The Oregonian reports that parent Randy Anderson has filed an intent to sue the Seaside School District to challenge a disparity in athletic fields. The city recently constructed a state-of-the-art athletic complex, which includes an astroturf football field and baseball field for the high school boys' teams to play on. In contrast, the Seaside High School girls' softball team, on which Anderson's daughter plays, uses an 11-year-old former baseball field that was constructed on a wetland and prone to flooding. Anderson says about the new "million dollar field" that "everyone and their brother can play on it -- except the girls." Moreover, the remedy he is seeking is very modest -- he says the city could install a portable pitching mound and move the bases to allow the field to be used for both baseball and softball. Hopefully, the school district and the city will agree that that's a much easier solution than litigating what appears to be a strong case.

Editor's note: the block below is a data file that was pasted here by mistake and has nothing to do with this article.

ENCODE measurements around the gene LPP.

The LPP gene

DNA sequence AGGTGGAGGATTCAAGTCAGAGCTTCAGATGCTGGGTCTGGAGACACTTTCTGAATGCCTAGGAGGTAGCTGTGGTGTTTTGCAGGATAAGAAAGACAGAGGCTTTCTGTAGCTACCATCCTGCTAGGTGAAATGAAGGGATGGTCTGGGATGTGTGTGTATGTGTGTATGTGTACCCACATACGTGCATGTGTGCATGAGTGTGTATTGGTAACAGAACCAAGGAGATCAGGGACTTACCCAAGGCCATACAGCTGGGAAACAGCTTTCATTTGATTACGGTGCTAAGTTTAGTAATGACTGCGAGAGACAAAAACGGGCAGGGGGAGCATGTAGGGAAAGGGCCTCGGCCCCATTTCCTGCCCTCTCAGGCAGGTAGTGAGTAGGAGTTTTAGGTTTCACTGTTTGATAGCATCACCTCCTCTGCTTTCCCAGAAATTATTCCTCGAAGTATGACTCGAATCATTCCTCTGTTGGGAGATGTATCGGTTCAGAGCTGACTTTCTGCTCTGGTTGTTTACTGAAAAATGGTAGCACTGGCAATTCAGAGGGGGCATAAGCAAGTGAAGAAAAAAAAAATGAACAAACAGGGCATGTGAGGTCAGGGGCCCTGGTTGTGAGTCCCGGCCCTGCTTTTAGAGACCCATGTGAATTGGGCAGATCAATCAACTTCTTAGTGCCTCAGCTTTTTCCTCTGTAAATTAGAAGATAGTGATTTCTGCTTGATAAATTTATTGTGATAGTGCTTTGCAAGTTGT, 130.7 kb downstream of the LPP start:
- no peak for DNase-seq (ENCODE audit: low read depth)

The case against Seaside isn't the only softball-related dispute in the news these days. Here's a similar story about a former coach challenging disparities between softball and baseball facilities used by the Homewood-Flossmoor School District in Illinois. The article makes the point that while this disparity is the only one mentioned in the complaint, other schools in the area have similar problems resulting from what appears to be a trend in constructing stadium-like facilities for baseball provide far more amenities to the boys who play there than are available at even the very good softball fields that exist for girls.